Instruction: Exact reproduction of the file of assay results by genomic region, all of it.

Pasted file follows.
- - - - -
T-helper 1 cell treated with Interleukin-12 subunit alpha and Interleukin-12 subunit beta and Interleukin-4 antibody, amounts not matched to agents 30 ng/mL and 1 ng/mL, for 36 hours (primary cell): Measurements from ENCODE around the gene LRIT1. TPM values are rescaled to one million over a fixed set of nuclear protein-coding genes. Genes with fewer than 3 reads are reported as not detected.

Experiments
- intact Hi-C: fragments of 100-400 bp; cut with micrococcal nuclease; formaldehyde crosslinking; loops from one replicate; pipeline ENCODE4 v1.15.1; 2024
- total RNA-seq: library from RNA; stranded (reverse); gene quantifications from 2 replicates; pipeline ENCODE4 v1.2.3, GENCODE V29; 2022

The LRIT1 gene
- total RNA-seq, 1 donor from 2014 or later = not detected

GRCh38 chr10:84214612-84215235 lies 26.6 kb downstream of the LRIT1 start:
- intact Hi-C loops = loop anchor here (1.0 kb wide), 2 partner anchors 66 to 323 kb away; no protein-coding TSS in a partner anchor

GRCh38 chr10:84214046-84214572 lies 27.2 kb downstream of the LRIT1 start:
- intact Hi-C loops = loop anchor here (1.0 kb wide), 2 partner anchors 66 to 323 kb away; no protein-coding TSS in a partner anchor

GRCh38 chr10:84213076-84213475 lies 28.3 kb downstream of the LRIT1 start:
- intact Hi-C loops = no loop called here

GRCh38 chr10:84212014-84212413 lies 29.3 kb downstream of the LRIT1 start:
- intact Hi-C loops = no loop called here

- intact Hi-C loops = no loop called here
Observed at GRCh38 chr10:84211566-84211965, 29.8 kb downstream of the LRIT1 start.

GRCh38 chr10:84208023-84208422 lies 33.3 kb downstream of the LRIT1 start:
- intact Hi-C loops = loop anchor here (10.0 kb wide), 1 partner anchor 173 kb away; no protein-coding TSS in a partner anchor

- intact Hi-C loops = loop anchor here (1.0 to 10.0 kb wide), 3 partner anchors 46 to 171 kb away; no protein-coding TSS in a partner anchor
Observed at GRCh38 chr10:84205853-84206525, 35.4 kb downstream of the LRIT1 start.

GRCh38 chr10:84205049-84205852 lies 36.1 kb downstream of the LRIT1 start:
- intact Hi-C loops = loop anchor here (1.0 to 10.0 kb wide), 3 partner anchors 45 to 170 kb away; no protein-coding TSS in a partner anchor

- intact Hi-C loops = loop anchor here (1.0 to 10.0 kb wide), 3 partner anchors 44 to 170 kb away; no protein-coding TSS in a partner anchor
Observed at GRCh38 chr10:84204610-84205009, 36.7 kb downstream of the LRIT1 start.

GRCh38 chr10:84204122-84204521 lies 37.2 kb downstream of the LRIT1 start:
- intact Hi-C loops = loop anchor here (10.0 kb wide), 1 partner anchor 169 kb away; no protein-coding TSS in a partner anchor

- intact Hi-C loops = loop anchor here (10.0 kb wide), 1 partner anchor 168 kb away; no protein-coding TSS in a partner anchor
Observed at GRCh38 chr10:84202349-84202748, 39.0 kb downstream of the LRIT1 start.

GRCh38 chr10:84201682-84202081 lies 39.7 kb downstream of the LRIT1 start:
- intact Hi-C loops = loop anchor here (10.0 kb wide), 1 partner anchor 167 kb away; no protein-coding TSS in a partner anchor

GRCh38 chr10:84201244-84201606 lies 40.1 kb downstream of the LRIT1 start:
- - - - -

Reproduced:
T-helper 1 cell treated with Interleukin-12 subunit alpha and Interleukin-12 subunit beta and Interleukin-4 antibody, amounts not matched to agents 30 ng/mL and 1 ng/mL, for 36 hours (primary cell): Measurements from ENCODE around the gene LRIT1. TPM values are rescaled to one million over a fixed set of nuclear protein-coding genes. Genes with fewer than 3 reads are reported as not detected.

Experiments
- intact Hi-C: fragments of 100-400 bp; cut with micrococcal nuclease; formaldehyde crosslinking; loops from one replicate; pipeline ENCODE4 v1.15.1; 2024
- total RNA-seq: library from RNA; stranded (reverse); gene quantifications from 2 replicates; pipeline ENCODE4 v1.2.3, GENCODE V29; 2022

The LRIT1 gene
- total RNA-seq, 1 donor from 2014 or later = not detected

GRCh38 chr10:84214612-84215235 lies 26.6 kb downstream of the LRIT1 start:
- intact Hi-C loops = loop anchor here (1.0 kb wide), 2 partner anchors 66 to 323 kb away; no protein-coding TSS in a partner anchor

GRCh38 chr10:84214046-84214572 lies 27.2 kb downstream of the LRIT1 start:
- intact Hi-C loops = loop anchor here (1.0 kb wide), 2 partner anchors 66 to 323 kb away; no protein-coding TSS in a partner anchor

GRCh38 chr10:84213076-84213475 lies 28.3 kb downstream of the LRIT1 start:
- intact Hi-C loops = no loop called here

GRCh38 chr10:84212014-84212413 lies 29.3 kb downstream of the LRIT1 start:
- intact Hi-C loops = no loop called here

- intact Hi-C loops = no loop called here
Observed at GRCh38 chr10:84211566-84211965, 29.8 kb downstream of the LRIT1 start.

GRCh38 chr10:84208023-84208422 lies 33.3 kb downstream of the LRIT1 start:
- intact Hi-C loops = loop anchor here (10.0 kb wide), 1 partner anchor 173 kb away; no protein-coding TSS in a partner anchor

- intact Hi-C loops = loop anchor here (1.0 to 10.0 kb wide), 3 partner anchors 46 to 171 kb away; no protein-coding TSS in a partner anchor
Observed at GRCh38 chr10:84205853-84206525, 35.4 kb downstream of the LRIT1 start.

GRCh38 chr10:84205049-84205852 lies 36.1 kb downstream of the LRIT1 start:
- intact Hi-C loops = loop anchor here (1.0 to 10.0 kb wide), 3 partner anchors 45 to 170 kb away; no protein-coding TSS in a partner anchor

- intact Hi-C loops = loop anchor here (1.0 to 10.0 kb wide), 3 partner anchors 44 to 170 kb away; no protein-coding TSS in a partner anchor
Observed at GRCh38 chr10:84204610-84205009, 36.7 kb downstream of the LRIT1 start.

GRCh38 chr10:84204122-84204521 lies 37.2 kb downstream of the LRIT1 start:
- intact Hi-C loops = loop anchor here (10.0 kb wide), 1 partner anchor 169 kb away; no protein-coding TSS in a partner anchor

- intact Hi-C loops = loop anchor here (10.0 kb wide), 1 partner anchor 168 kb away; no protein-coding TSS in a partner anchor
Observed at GRCh38 chr10:84202349-84202748, 39.0 kb downstream of the LRIT1 start.

GRCh38 chr10:84201682-84202081 lies 39.7 kb downstream of the LRIT1 start:
- intact Hi-C loops = loop anchor here (10.0 kb wide), 1 partner anchor 167 kb away; no protein-coding TSS in a partner anchor

GRCh38 chr10:84201244-84201606 lies 40.1 kb downstream of the LRIT1 start: